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Module 1: Message Authentication Codes

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Message Authentication Codes for Long Messages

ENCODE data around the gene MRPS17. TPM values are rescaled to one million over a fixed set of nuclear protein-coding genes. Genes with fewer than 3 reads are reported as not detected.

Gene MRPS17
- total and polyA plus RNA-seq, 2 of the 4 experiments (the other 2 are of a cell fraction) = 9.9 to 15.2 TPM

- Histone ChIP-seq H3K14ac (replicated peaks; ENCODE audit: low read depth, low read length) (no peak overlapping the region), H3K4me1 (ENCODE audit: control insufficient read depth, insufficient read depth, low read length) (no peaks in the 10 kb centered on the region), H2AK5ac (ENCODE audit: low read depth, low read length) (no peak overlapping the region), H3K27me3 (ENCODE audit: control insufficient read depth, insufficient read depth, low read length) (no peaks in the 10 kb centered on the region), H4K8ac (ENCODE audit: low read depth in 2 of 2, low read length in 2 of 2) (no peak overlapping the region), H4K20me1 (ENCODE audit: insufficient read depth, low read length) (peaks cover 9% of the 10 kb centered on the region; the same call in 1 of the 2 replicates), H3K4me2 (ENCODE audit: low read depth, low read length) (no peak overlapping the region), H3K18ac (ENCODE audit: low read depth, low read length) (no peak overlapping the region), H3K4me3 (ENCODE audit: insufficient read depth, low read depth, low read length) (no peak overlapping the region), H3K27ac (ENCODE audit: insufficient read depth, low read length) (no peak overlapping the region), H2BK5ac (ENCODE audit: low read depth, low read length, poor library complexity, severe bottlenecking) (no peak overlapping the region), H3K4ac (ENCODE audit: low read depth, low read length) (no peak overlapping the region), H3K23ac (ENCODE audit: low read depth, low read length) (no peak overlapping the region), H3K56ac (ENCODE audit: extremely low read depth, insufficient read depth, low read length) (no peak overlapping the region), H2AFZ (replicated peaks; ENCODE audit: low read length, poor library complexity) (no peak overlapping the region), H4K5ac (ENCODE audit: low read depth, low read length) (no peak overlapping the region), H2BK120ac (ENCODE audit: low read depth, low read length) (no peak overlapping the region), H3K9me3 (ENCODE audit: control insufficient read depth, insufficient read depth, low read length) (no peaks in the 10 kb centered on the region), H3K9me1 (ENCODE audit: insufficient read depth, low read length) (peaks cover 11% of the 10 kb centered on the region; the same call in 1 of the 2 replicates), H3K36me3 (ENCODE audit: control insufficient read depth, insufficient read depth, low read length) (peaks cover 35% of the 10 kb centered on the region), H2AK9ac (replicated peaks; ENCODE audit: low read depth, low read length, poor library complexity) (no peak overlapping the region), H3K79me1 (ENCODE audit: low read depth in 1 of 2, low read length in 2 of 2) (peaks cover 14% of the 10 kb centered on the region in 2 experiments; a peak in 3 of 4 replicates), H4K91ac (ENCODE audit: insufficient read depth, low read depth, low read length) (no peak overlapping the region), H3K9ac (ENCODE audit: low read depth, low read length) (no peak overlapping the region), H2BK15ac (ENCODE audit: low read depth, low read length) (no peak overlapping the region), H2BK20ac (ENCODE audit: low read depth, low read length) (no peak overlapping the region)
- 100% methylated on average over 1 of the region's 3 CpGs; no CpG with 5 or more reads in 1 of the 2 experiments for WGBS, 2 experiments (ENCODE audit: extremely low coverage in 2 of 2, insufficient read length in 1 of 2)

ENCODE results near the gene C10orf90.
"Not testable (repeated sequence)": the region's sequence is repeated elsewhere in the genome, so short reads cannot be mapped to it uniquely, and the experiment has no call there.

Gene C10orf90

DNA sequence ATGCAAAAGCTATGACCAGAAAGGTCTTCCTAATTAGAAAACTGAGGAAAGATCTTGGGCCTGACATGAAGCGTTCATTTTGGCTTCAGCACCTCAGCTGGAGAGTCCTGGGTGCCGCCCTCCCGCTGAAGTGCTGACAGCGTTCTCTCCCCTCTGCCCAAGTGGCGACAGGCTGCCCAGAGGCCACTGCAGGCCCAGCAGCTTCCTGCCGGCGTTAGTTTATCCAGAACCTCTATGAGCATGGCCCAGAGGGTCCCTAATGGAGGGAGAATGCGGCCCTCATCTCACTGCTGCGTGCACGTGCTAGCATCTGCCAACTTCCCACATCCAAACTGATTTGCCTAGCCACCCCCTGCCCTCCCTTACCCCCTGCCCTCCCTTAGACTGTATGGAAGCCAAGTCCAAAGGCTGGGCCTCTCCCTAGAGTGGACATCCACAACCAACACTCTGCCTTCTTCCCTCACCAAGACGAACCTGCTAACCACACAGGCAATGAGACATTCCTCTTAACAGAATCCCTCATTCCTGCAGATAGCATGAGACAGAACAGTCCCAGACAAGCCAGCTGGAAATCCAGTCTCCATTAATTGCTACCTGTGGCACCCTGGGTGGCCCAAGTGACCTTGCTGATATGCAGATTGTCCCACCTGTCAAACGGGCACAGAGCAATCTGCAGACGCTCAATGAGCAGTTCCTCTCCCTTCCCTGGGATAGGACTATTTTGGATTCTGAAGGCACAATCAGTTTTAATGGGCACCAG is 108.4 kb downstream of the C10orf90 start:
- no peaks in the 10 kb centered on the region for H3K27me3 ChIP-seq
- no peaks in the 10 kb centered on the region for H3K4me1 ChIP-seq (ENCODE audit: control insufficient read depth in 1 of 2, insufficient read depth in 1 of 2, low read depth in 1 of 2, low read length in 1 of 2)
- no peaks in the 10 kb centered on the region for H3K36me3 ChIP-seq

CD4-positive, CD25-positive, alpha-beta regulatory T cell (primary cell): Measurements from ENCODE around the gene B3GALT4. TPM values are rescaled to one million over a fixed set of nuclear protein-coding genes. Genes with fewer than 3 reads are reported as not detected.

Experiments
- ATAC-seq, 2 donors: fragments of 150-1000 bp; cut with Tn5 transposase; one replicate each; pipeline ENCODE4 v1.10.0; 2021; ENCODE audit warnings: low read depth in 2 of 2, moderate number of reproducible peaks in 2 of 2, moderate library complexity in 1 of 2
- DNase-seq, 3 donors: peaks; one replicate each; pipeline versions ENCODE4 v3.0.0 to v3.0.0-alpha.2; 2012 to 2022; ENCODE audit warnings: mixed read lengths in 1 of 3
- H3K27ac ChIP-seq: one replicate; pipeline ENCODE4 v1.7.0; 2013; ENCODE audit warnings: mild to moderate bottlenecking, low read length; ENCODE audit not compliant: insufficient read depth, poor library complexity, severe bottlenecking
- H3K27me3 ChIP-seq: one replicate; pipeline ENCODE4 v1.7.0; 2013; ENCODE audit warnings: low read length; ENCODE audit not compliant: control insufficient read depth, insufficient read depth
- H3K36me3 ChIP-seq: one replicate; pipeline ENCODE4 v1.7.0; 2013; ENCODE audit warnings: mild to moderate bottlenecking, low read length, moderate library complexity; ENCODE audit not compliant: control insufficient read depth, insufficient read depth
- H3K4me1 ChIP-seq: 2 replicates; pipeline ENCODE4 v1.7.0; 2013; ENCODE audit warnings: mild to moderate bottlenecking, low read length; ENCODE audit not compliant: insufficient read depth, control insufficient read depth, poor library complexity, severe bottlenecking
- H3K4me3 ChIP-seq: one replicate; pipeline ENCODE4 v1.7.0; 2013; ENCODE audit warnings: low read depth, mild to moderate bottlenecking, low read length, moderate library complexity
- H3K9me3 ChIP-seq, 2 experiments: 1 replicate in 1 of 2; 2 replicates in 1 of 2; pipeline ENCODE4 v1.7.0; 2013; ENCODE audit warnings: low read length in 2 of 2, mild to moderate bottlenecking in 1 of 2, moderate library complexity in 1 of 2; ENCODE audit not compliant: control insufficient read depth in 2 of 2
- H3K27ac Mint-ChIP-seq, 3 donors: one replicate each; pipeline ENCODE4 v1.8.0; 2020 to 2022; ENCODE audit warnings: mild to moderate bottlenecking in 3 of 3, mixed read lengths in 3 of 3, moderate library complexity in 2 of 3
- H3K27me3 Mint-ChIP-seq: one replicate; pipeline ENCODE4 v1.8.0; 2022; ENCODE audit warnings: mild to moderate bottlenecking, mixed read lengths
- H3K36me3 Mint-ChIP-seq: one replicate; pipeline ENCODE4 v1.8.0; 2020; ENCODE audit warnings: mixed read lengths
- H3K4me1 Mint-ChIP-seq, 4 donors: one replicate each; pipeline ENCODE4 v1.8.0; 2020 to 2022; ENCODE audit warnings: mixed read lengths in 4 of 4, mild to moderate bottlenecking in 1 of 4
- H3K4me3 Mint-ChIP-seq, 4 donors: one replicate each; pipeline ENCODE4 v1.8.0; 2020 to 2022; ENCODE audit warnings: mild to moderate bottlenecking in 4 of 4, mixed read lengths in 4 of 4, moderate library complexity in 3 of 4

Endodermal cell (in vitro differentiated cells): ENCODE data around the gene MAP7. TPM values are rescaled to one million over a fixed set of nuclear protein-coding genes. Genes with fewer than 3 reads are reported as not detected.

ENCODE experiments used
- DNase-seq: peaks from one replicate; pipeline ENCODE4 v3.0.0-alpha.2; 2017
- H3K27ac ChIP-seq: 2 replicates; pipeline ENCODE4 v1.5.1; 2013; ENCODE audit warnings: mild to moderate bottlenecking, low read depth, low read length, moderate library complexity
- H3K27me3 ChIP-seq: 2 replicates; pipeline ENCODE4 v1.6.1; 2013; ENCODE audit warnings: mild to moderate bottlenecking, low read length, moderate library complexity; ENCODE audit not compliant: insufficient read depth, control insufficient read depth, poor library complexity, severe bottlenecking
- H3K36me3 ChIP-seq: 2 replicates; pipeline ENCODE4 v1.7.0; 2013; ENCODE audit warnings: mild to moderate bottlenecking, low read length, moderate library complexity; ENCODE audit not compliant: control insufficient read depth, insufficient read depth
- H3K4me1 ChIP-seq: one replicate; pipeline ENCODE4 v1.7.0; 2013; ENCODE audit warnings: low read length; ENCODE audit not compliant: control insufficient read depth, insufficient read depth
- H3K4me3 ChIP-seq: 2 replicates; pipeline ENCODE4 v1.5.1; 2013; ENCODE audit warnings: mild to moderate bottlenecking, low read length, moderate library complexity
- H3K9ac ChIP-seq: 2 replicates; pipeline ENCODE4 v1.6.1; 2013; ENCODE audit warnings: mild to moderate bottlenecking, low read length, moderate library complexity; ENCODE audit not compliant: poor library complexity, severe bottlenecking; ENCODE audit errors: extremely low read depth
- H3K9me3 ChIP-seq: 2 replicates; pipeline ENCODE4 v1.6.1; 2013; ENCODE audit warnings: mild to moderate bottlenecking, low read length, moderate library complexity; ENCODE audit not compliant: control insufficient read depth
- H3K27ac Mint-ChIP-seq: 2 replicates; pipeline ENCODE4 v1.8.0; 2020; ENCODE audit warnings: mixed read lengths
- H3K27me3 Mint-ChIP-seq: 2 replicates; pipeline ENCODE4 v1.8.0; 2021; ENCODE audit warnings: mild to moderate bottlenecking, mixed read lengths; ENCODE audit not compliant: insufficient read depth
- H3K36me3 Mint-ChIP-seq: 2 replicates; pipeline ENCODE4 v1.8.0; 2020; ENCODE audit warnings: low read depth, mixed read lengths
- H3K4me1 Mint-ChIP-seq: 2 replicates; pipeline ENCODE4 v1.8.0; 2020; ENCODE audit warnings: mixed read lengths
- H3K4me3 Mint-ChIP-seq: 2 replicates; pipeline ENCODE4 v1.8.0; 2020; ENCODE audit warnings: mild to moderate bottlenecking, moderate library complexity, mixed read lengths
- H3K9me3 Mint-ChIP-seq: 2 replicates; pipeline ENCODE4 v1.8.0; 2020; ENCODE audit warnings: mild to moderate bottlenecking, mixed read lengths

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Foundations of Cryptography Prof. Dr. Ashish Choudhury (Former) Infosys Foundation Career Development Chair Professor International Institute of Information Technology-Bengaluru Lecture-23 Message Authentication for Long Messages Part I Hello everyone, welcome to lecture 22, just to recap , in the last lecture we started discussing about the problems of message authentication and message integrity, where the goal of the receiver is to verify whether the message that it is receiving is coming from the right sender or not. And to detect whether the message that is received by the receiver is indeed the correct message or not. And we introduced a cryptographic primitive called message authentication code and we have seen the security definitions of messages authentication code. And we also discussed how to construct message authentication code for fixed length messages using pseudo random functions. So in this lecture, we will continue the discussion on message authentication codes. (Refer Slide Time: 01:12) And what we will do is we will discuss how to construct message authentication codes for arbitrary bit strings. So we will begin with discussing how to construct a message authentication code for string of blocks and this will be further done in 2 stages. We will first see how to construct prefix free secure pseudo random functions for string of blocks. And then we will see how to convert any prefix free secure pseudo random function for string of blocks to fully secure PRF for string of blocks. And once we have fully secure PRF for string of blocks, we will see how to construct pseudo random functions for arbitrary length input namely arbitrary but strings which will eventually give us message authentic code for arbitrary bit strings. So that is the plan for this lecture. (Refer Slide Time: 02:04) So just to recall, in the last lecture, we have seen how to construct a message authentication code for fixed length messages using pseudo random functions. So assume you are given a secure pseudo random function with n bit key l bit block length and L bit output size. Then using the pseudo random function we have seen how to construct a secure MAC where the key space is the set of n bit strings message space set of all l bit strings and tag space is a set of L bit strings. And construction is as follows the key generation algorithm outputs key for the pseudo random function which is used to authenticate the message by computing the value of the pseudo random function under the key k with the message being the input block. And that is the tag and to verify the tag for the message m. The tag is recomputed by recomputing the value of the keyed function Fk on the input m.And matching whether the recomputed tag matches the received tag or not. If the match happens then the output is 1, otherwise the output is 0. Now our goal is to construct secure MACs for arbitrary long messages, because in practice there is no restriction that the message size should be of L bit, it could be less than L bit, it could be larger than L bits and so on. (Refer Slide Time: 03:29) And it turns out that unlike CPA secure encryption schemes, where if we have a CPA secure encryption scheme for encrypting L bit messages. And if we want to achieve CPA security for encrypting arbitrary long messages, then we had seen that it suffices to divide the larger message into several blocks of L bits, and encrypt each block of L bits using an instance of the fixed length encryption process. But that process of dividing the message and authenticating each block using this fixed sized MAC is not going to give you a secure MAC construction. Specifically assume that you have a message m right consisting of 2 blocks of L bits. And you divide the message m into blocks m1 and m2 and say you authenticate m1 using this fixed length MAC procedure and you authenticate independently m2 using the same key k using this fixed length MAC procedure. Then an adversary who has seen the tag t1,t2 for a message m can easily produce a MAC for a new message m’ consisting of block m2 followed by m1 right. And that will be a forgery from the viewpoint of the adversary. So it is not straightforward to just take this MAC construction for fixed length messages and use it to construct a MAC for authenticating arbitrary long messages. (Refer Slide Time: 04:49) The construction is really going to be a challenging task. So the idea behind constructing message authentication codes for arbitrary long messages is to look for, it should design secure pseudo random functions with arbitrary long bit strings, but fixed size output. Because if we can construct pseudo random functions, which can support any arbitrary long bit string as an input and gives a fixed size output, then using such a pseudo random function, we can easily construct a MAC for arbitrary long messages, what you basically have to do is you just have to invoke that pseudo random function on the message, which could be of any length to produce the tag. And as per the idea that we had used for constructing the pseudo MAC for a fixed length message, the corresponding construction will be a secure construction. So the whole problem of designing a secure MAC for arbitrary long messages boils down to the problem of how to construct pseudo random functions for arbitrary long bit strings. And that is what will be the focus of this discussion. So the reference material for today's discussion will be the chapter from the book draft by Boneh and Shoup and most of the proofs for the constructions that we are going to discuss in today's lecture will be skipped because the proofs are really advanced.We will be just giving, we will be just discussing the overview of the high level ideas behind the security proofs of the constructions that we are going to discuss in this lecture. But if you are interested to see that exact proofs then you can refer to the lecture given in the book draft by Boneh and Shoup right. (Refer Slide Time: 06:36) So let us start with the construction of a PRF for arbitrary size inputs from a PRF with fixed size input. So what you are given is assume you are given as PRF, whose block length is n bits and output is also of n bits. And using this, your goal is to basically construct another keyed PRF which I denote as F*. And which can support input of any length up to (l * n) bits. And it will give you a fixed output of size n bits. So as you can see that the output of the keyed PRF F* which we are interested to construct is independent of the value l right. So it does not matter whether your l is 1, l is 2 and so on the output size is always fixed, namely n bits. So our goal is how to construct this F* given this keyed pseudo random function F. And we will design F* from F using a 3 stage approach. In stage 1 what we will do is, we will first construct a PRF which would not be operating on arbitrary length input, but it will be operating on arbitrary sequence of blocks. Namely it can compute the output for any number of up to l number of blocks, where each block will consist of n bit of input. And it always gives you an output of n bit and we call this PRF as block wise prefix free secure PRF. It will be clear very soon what exactly we mean by the term prefix free secure PRF. But important thing is that it does not support inputs of arbitrary length, but rather it supports input which are actually parsed as sequence of several blocks. And it can support inputs consisting of up to l blocks, where each block further consists of n bits of string. So that is denoted by this notation {{0,1}n} <=l. That means each block is of size n bits and there can be up to l such blocks. So the stage 1 will be how to go from this fixed size PRF F to this prefix free secure PRF PF. Then once we have the construction PF, which is block wise prefix free secure PRF. In stage 2, we take this prefix free secure PF and we construct a fully secure PRF, but which is still block wise. That means it can take inputs consisting of upto l blocks, where each block is of size n bits and the output is of size n bits. And then finally in stage 3, once we have the construction F’, we construct the actual PRF F* which we are interested to construct, which can take any input any arbitrary bit string as input of length of up to l n bits. So remember there, so notice that there is a difference between the notation where this notation and the notation where binary string up to length l n bits,so when I say input of the form {0,1} <= ln that means the input is an arbitrary bits string whose length is l n. But when I say that I have an input of this form {{0,1}n} <= l , that means my input consist of several blocks, namely, up to l blocks, where each block is exactly of size n bits. So there is a difference between this notation and this notation. So that is the 3 stage approach that we are going to follow to construct our required PRF F* from the fixed length PRF F right. And each of the stages is really interesting and subtle and we will be skipping the proofs as I said earlier, if you want to see the proof, you can see the chapter in the book draft by Boneh and Shoup. (Refer Slide Time: 10:37)So let us begin with the construction of prefix free secure PRF and for that, let me first define what exactly we mean by prefix-free set. So a set Q which is a subset of set of all blocks, up to which is a subset of sequence of blocks up to size l blocks, where each block is consisting of n bits is called a prefix-free set. If the following conditions hold, first of all the set Q should be non empty. And the second property is that no element in the set Q should be a proper prefix of any other element of the set Q, what this means is that if we have an input member in the set Q say the sequence (a1, a2) where a1 is 1 block and a2 is another block each of size n bits. Then we cannot have the input a1 present in the set Q, because the block input a1 is a proper subset of the sequence of block inputs a1, a2. However, we can have the input a2 present in the block Q because a2 is not a prefix of the block sequence (a1, a2). So that is the definition of a prefix free set, right. So now what exactly we mean by a block wise prefix free-secure PRF. So on a very high level it is a PRF right which take inputs as a block sequence and there could be up to l number of such blocks. And that PRF will be secure against a weaker adversary which we call us prefix free adversary. Namely, it will be secure against an adversary or a distinguisher whose queries are restricted to a prefix free-set.So what exactly we mean by that, so syntactically block wise prefix free PRF will be a keyed function and it will take a key of size say n bits. And it takes a sequence of blocks as inputs, so it can take up to l blocks here, where each block is a fixed size namely n bits. And it gives you a fixed size output say n bits and a security property that we want from this block wise prefix-free secure PRF is that, if you consider a truly random function which also takes input a sequence of blocks say up to l blocks, where each block is of size exactly n bits. And gives you an output of size n bits such that the function f is a truly random function right, it is a unkeyed function. Then what we mean by a prefix free secure PRF is that the behavior of this keyed PRF should be indistinguishable from the behavior of this truly random function f against a distinguisher, who is restricted to make queries only from a prefix free-set. That means this distinguisher cannot ask for the value of the function on block sequence input (a1, a2) as well as a1 that means whatever queries this distinguisher is going to ask. In the PRF indistinguishability game, if we denote it by Q, then the set Q of queries for the distinguisher should constitute a prefix-free set. So that is why this distinguisher is a weaker distinguisher or a weaker adversary. Because in the actual PRF security definition, there is absolutely no restriction put on the nature of queries which the distinguisher can ask during the game. It could be a prefix-free set, it may not be a prefix-free set. But when I say we are designing a prefix-free secure PRF then it will be secure only against an adversary, whose queries constitute a prefix free set right. (Refer Slide Time: 14:23)So that is the definition of block wise PRF which is prefix-free secure and now let us see a candidate construction which we call a CBC prefix free secure PRF. And the construction is as follows. So we are given a keyed PRF of fixed size input and fixed size output. And using that our goal is to construct a PRF which is a prefix-free secure PRF right which can take a sequence of blocks as input say up to l blocks each of size n bits and gives you a fixed size output. And a way we do it is using this CBC mode of encryption that we had seen earlier with some differences. So let me demonstrate how exactly this CBC prefix-free secure PRF operates. For demonstration purpose, assume that you have a message m consisting of up to 3 blocks right. Now to compute the output of the CBC prefix-free secure PRF for this input, what we do is the following. Since we have 3 blocks we need to invoke the fixed size PRF 3 times with the same key k. And the first invocation of the PRF will be with m1 as the input and whatever is the output that serves as the input for the next invocation, where it is XORed with the next block input, namely m2 and a XOR of the m2 and the previous output of the PRF is fed as the block input for the second invocation, and then we continue the chaining process.And finally, the outcome of the last invocation of the fixed length PRF F is treated as the output of the prefix-free CBC secure PRF for the message m. That is a way, this CBC prefix-free secure PRF operates ok. (Refer Slide Time: 16:14) So there are certain differences between the CBC PRF that we have designed just now and CBC mode of encryption that we had discussed in one of our earlier lectures. So on your left hand side, you have the CBC PRF mode and on your right hand side you have the CBC mode of encryption right. For comparison purpose, what I am considering is I am considering a message block consisting of 3 blocks and how the output of the prefix- free CBC PRF will be computed on that message. And on the right hand side part I have the same message and I am demonstrating how exactly the CBC mode of encryption will be operated on the same message right. So the differences between these 2 primitives are as follows. First of all, when we see the CBC PRF, then the intermediate values they are not output at all right, it is only the outcome of the final invocation of F, which is output as the overall output of the CBC PRF. Whereas in the CBC mode of encryption, each of the intermediate outcomes of the F are also part of the overall output. This is because in the CBC mode of encryption, the goal is to encrypt each of the individual blocks. So that is why we need to definitely output the intermediate outputs of the PRF. But when we consider the CBC PRF, our goal is to compute a fixed size output for the overall message. So that is why it is not necessary to output the intermediate invocations of the PRF, so that is the first difference. The second difference is that if we consider the CBC PRF then it uses a fixed IV, namely in the picture there is no IV at all. But you can always imagine that the IV is set to all 0s which is publicly known. But when it comes to a CBC mode of encryption, then there is an IV and which is randomly selected for each instance of the CBC mode of encryption. So you can imagine that CBC PRF uses a deterministic IV, which is always fixed for every message. But when it comes to the CBC mode of encryption, IV is selected independently for each invocation. (Refer Slide Time: 18:28) So these are the 2 differences and it turns out that if you actually modified a CBC PRF by also outputting the intermediate outputs of the PRF, then the overall PRF is not a secure PRF. Also instead of using a fixed IV, if you start using a random IV, there is no guarantee that overall the CBC PRF is a indeed a prefix free secure PRF right. So that is how the CBC PRF operates and I would not be going into the security proof that why exactly this CBC PRF is indeed a prefix- free PRF.But let me give you an intuition that why it may become insecure if we do not restrict our adversary from making queries which constitute a prefix-free set right. So what I am going to do is I am going to demonstrate the insecurity of the CBC prefix-free secure PRF against an adversary which can make queries which does not constitute a prefix-free set. So imagine that adversary, there is an adversary which queries for a block input a1 and gets the output y under an unknown key k which is not known to the attacker right. So the way output y would have been computed is as follows. Since we have only one block, basically we would have evaluated the fixed length PRF F on the input a1 with the key k and that is how the output y would be computed. Now imagine adversary has a new block new input consisting of 2 blocks, say block a1 followed by a block a2, where a2 is a special block here, a2 is related to the block a1 and the output y which is the value of the prefix-free PRF on the block input a1. And now let us ask what exactly will be the value of this prefix-free CBC PRF on the input (a1, a2) right. So this is how the output of the CBC PRF on the input (a1, a2) will be computed right. We will have 2 invocations of the fixed length PRF, we will do the chaining and the final output will be this: PFCBC(k, a1||a2). Now what exactly is the outcome of the first invocation of the PRF F here it is y, because that is what is the structure right. So you can see that if I just focus on this part here, this part is nothing but the computation of the CBC PRF on a different input consisting of just a block a1. And we know that is nothing but y and now this y is fed as the input for the second invocation, where this y is XORed with the next block here. And the next block is a1 XOR y, so the effect of this y and y cancels out. And what basically we are doing here is we are actually invoking the fixed length PRF on the input a1.And adversary already knows that the value of this PRF under the unknown key k but with the known input a1 is going to give you the output y. (Refer Slide Time: 21:48)So adversary already knows that the output of the CBC PRF on the input sequence (a1, a2) will give you y if thus block a2 satisfies this relationship. And that gives him an advantage or a strategy to distinguish this CBC PRF from a truly random function right. So what the adversary basically can do is, it can first ask for the function output on the block input a1. And then it can ask for the function output on the block sequence of block inputs (a1, a2). And it can compare it with y, if it sees the output of the function input on the sequence (a1, a2) to be y. Then it knows that it is interacting with a prefix-free CBC PRF and if the output is not y that it means that it is interacting with a truly random function. And it can be formally proved that the distinguishing advantage of the distinguisher is significant right. So that means if we are allowing adversary to query, if the set of queries which the adversary can ask does not constitute a prefix-free set. (Refer Slide Time: 22:48)Then definitely the construction that we have seen now is not secure right. Because in this particular example he is asked to query for a1 and then he is asked to query for also the input (a1, a2). And clearly a1 is a prefix of the set (a1, a2) but the definition of prefix-free secure PRF is that it is secure only against an adversary who cannot query for both a1 as well as the input sequence (a1, a2) right. So that is the basic intuition that why this chaining PRF is secure against a prefix free adversary. If we do not put that restriction then definitely it is distinguishable from a truly random function. (Refer Slide Time: 23:34)So now we have a candidate block wise prefix-free secure PRF. And what we do is now we will go to the stage 2, where we will convert this block wise prefix-free secure PRF to get a fully secure PRF, where there is no restriction whatsoever on the queries which the distinguisher can make in the PRF indistinguishability game right. So you are given this we have already seen a candidate for this namely the CBC PRF block wise. And our goal is to construct a fully secure block wise PRF, which can take sequence of blocks as inputs, say up to l blocks where each block is of fixed size, say n bits. And the output is fixed size output of size n bits. And there are several approaches for doing this, there are several approaches from going to this prefix-free secure PRF to a fully secure PRF and each approach has a different trade off. So the first approach is an encrypted CBC PRF and the remaining 2 approaches are deterministic prefix-free encoding and randomized prefix encoding. So the last two method what it does is basically it encodes the input of your block wise prefix-free secure PRF, in such a way that the resultant encoded inputs constitute a prefix-free set, whereas the encrypted CBC uses 2 keys., where using the first key we operate the prefix-free PRF. And then the output is again encrypted using the second key which ensures that adversary is confused. (Refer Slide Time: 25:12)So let us go deeper into the different approaches, so let us first see how we construct the block wise prefix-free secure CBC to a fully secure CBC using encryption. And the idea here is to use 2 independent keys, where using the first key we operate the prefix-free block wise CBC and using the second key we encrypt the output of the block wise CBC. More specifically what we are going to do is, we are going to construct a new PRF which I denote as FCBC which is fully secure. There is no restriction on the distinguisher it can make queries which maybe prefix-free set or which may not constitute a prefix-free set and so on. So the construction is going to take 2 keys and the PRF can support a sequence of blocks, say up to l blocks. Each block consisting of fixed n bits and I stress that here throughout this discussion this l is some polynomial function of your security parameter. And the output of this block wise PRF is going to be of n bits right. So how exactly the operation will happen here, since the key is of size 2 n bits, we parse it as sequence of 2 blocks of n bits each and we call the first part of the key to be k1. And with k1, we actually first run the prefix-free CBC right which operates block wise and this will be the output of the prefix-free CBC PRF with respect to the key k1. And once we obtain the output, we use the remaining part of the key which is also of n bits and independent of k1. And we use this key to again encrypt the output that we have obtained from the prefix-free CBC PRF and that will be the overall outcome of this fully secure CBC PRF with respect to the key k1,k2 right. (Refer Slide Time: 27:14)So there are several advantages as well as disadvantages for this block wise encrypted CBC PRF. The advantage here is that this PRF constitutes what we call as a streaming PRF and which further gives us what we call as a streaming MAC. So remember, our goal is to basically construct PRF supporting arbitrary block size input; our goal is to construct PRF, which can take inputs of arbitrary size. Right now what we are aiming is to construct PRF which can take sequence of blocks as input and gives you a fixed size output. And once we have such PRF, we can always use those PRF to obtain the corresponding secure MACs. Namely a MAC which can take inputs; which can take sequence of blocks as input and give you a fixed size tag. So the advantage of this encrypted CBC PRF is that it constitutes what we call as a streaming MAC. Namely in this construction the length of the message need not be known in advance right. That means imagine a scenario where a sender is continuously sending message packets to the receiver. And it does not know exactly what is going to be the length of the message m that means it does not know well in advance up to how many blocks of l bits will be there in the message m, what it knows is that maximum number of blocks that can be there in the message m is l, where l is publicly known.But apart from that it has no knowledge whatsoever about the exact number of blocks. So if you see the way this encrypted CBC PRF is operating, the length of the message is not at all useful here. So as and when new blocks are coming right; what the sender can do is basically it can compute the corresponding output of the prefix-free CBC PRF. And once the message is over, that means once the last block of the message is coming to the sender, it can compute a final invocation of the PRF with respect to the key k2. So that is why it is constitutes what we call as a streaming MAC because the length of the message need not be known in advance here. The disadvantage in this construction is that we now need to operate with 2 keys. That means the overall key for the CBC block wise PRF actually consists of of 2 independent chunks of n bits. And we also need an additional PRF invocation namely the final PRF invocation apart from the number of PRF invocations which we are invoking internally as part of the prefix-free CBC PRF. So these are the 2 disadvantages, and we also have a advantage here right. So you have the trade off here. If you want a streaming MAC, then this really is a very good construction. But you need to pay something for that namely you need to operate with 2 keys and you should be willing to have an additional PRF invocation here right. I hope you enjoyed this lecture, thank you.